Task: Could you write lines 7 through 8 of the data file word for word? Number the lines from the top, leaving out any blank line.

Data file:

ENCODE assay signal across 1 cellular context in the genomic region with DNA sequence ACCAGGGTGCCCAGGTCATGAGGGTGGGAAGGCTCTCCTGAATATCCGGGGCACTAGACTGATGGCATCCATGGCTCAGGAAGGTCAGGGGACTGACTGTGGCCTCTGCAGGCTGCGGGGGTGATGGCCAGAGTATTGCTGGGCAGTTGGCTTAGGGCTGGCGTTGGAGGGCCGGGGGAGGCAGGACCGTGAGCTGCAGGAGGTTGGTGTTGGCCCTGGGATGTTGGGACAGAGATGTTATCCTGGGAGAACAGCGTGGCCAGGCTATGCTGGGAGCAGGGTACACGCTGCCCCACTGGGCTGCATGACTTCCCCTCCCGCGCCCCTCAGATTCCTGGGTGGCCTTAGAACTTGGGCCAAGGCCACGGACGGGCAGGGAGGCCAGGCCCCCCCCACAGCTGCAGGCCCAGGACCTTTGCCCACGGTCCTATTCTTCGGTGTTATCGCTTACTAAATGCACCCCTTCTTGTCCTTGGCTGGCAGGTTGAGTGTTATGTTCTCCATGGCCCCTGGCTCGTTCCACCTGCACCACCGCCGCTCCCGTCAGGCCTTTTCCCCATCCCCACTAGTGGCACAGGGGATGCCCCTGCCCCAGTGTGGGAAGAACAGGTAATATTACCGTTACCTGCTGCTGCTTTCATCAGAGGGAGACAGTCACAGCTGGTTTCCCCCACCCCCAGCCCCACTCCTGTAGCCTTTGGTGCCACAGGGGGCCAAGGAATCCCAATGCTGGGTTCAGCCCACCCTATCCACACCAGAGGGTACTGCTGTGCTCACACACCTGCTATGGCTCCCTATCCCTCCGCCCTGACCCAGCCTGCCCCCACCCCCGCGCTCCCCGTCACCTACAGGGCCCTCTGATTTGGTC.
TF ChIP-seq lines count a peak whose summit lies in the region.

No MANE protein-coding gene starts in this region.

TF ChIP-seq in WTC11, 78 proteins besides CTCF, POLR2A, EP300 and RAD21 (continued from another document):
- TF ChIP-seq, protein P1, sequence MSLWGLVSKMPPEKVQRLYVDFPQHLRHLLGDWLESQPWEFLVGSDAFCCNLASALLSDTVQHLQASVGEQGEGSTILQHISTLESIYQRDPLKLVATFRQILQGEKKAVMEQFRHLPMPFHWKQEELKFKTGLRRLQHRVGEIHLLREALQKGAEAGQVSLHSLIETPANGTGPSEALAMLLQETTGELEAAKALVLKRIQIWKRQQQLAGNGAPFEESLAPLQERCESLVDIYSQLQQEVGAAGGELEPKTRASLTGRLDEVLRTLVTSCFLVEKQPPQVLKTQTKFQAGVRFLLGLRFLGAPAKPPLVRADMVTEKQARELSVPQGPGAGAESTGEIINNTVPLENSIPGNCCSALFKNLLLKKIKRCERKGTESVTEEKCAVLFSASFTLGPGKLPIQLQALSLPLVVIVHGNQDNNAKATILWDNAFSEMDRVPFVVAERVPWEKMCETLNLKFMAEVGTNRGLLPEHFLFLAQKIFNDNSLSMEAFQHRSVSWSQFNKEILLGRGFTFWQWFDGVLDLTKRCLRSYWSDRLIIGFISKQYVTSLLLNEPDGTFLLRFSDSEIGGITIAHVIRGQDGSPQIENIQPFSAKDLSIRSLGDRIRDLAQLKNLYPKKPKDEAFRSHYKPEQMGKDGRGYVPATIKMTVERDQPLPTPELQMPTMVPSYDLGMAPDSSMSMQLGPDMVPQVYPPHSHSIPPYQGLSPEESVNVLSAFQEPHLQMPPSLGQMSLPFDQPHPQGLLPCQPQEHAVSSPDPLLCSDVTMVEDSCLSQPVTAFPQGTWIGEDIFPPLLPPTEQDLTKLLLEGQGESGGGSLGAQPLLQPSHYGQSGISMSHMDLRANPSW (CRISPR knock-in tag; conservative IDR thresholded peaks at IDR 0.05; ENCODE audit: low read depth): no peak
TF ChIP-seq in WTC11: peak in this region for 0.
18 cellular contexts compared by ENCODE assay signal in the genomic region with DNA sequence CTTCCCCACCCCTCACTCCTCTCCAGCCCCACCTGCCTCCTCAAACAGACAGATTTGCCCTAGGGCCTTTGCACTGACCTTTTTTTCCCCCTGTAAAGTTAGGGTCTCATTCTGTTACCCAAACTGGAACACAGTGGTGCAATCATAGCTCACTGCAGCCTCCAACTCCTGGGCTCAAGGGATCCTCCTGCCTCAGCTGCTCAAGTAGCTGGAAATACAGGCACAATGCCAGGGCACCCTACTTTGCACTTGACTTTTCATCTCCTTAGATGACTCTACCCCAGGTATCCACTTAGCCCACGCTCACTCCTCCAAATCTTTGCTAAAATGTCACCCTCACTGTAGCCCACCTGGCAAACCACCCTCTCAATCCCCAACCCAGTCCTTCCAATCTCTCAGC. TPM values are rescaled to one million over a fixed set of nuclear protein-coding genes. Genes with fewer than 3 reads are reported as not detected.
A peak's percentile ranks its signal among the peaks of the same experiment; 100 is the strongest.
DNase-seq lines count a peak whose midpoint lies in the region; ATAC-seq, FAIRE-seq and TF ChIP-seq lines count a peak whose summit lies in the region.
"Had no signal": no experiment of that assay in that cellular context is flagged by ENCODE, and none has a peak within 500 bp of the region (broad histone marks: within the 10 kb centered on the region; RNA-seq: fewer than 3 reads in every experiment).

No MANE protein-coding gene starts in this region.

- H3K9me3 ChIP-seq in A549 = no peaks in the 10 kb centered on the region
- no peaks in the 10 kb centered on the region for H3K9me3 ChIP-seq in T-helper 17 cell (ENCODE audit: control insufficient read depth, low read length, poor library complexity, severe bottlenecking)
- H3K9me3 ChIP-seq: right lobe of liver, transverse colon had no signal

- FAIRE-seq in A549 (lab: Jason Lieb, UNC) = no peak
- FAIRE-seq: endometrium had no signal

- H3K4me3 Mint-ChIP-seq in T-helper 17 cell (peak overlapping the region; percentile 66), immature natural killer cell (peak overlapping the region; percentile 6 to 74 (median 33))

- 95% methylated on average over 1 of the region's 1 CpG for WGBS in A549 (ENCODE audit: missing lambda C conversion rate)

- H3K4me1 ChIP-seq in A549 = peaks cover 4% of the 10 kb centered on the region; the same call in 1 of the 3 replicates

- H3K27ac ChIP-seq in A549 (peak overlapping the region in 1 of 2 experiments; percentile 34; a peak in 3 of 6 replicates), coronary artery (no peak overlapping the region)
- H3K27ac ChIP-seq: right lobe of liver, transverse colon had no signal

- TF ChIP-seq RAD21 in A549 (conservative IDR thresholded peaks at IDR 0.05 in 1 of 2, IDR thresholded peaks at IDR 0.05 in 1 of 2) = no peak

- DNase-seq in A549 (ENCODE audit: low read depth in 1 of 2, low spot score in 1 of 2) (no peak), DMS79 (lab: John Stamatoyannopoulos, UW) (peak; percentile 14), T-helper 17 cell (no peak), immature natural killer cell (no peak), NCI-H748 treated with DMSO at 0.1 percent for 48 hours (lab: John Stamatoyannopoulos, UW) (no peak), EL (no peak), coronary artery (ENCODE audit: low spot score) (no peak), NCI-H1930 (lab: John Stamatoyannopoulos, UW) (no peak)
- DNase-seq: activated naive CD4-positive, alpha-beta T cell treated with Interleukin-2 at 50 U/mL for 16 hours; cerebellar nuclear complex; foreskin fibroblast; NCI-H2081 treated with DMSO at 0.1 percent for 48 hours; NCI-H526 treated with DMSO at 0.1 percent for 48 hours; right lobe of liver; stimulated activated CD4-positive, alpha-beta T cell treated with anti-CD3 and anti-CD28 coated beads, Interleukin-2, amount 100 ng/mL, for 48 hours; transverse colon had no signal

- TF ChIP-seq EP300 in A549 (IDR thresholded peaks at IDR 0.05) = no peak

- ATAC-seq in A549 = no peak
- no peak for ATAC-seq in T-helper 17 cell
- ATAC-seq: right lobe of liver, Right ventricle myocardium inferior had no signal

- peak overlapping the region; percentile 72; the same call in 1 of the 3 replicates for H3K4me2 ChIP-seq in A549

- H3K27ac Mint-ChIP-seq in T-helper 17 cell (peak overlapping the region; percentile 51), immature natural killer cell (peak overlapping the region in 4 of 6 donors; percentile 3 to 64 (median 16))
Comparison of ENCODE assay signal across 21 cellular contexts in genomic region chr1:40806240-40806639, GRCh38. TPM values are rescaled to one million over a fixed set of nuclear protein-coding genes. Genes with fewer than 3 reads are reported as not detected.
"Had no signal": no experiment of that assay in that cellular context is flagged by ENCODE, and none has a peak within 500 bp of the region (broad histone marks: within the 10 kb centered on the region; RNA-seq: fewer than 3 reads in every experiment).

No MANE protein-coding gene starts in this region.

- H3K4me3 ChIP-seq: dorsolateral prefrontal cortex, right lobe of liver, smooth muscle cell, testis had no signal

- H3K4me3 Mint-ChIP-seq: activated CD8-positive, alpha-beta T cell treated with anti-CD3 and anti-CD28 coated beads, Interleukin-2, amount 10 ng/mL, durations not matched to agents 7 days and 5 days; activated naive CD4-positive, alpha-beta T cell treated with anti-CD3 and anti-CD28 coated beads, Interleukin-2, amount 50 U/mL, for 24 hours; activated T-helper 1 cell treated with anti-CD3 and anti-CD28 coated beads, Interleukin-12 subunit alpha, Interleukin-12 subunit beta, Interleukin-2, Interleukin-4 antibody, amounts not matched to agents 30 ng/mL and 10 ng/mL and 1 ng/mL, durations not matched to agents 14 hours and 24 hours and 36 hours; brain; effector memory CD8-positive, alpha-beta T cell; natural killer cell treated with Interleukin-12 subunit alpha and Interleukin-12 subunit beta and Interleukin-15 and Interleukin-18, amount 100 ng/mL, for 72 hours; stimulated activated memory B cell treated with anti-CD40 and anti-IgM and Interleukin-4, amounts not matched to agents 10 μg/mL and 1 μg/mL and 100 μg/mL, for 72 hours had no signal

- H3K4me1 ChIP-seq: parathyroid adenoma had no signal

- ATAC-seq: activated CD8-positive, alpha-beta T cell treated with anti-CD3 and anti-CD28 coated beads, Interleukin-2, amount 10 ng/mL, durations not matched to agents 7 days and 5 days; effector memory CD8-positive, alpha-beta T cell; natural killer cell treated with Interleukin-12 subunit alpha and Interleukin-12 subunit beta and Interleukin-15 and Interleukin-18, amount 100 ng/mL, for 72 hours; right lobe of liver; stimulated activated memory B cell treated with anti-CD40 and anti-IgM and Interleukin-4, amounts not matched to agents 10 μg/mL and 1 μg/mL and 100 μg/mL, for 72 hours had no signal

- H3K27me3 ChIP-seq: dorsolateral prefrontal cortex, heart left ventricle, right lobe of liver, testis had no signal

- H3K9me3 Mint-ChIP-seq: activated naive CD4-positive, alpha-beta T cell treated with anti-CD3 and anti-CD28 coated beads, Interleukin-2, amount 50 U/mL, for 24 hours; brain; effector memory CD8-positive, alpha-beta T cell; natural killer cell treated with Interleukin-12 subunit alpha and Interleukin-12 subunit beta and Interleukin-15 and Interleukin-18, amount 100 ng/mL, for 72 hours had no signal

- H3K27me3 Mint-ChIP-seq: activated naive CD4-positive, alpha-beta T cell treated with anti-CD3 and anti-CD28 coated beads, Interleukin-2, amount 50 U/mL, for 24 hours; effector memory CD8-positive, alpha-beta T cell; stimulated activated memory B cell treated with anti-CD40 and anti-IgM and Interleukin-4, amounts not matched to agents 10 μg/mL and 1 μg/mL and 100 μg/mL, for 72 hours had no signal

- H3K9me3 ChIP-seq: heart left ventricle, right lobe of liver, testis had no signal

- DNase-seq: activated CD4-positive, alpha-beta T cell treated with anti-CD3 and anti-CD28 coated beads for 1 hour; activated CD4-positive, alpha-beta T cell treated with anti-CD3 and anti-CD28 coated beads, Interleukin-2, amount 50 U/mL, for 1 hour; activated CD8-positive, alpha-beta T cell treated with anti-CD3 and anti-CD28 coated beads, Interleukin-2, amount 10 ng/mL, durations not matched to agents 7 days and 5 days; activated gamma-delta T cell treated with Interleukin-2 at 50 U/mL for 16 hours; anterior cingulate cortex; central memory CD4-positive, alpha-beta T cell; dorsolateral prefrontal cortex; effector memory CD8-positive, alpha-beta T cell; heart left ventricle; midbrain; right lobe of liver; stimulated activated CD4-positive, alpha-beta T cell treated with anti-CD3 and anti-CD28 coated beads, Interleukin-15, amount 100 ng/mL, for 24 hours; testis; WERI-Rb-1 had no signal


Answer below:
18 cellular contexts compared by ENCODE assay signal in the genomic region with DNA sequence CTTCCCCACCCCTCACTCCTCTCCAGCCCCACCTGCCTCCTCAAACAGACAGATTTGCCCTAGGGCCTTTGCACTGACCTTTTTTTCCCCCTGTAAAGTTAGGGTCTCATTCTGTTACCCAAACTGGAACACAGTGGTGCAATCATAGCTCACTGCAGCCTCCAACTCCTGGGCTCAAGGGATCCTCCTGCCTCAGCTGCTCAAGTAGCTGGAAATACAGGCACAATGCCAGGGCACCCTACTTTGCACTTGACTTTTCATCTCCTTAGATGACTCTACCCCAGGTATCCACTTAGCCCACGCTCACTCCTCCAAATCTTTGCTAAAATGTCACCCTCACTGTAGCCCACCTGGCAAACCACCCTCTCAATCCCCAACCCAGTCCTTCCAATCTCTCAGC. TPM values are rescaled to one million over a fixed set of nuclear protein-coding genes. Genes with fewer than 3 reads are reported as not detected.
A peak's percentile ranks its signal among the peaks of the same experiment; 100 is the strongest.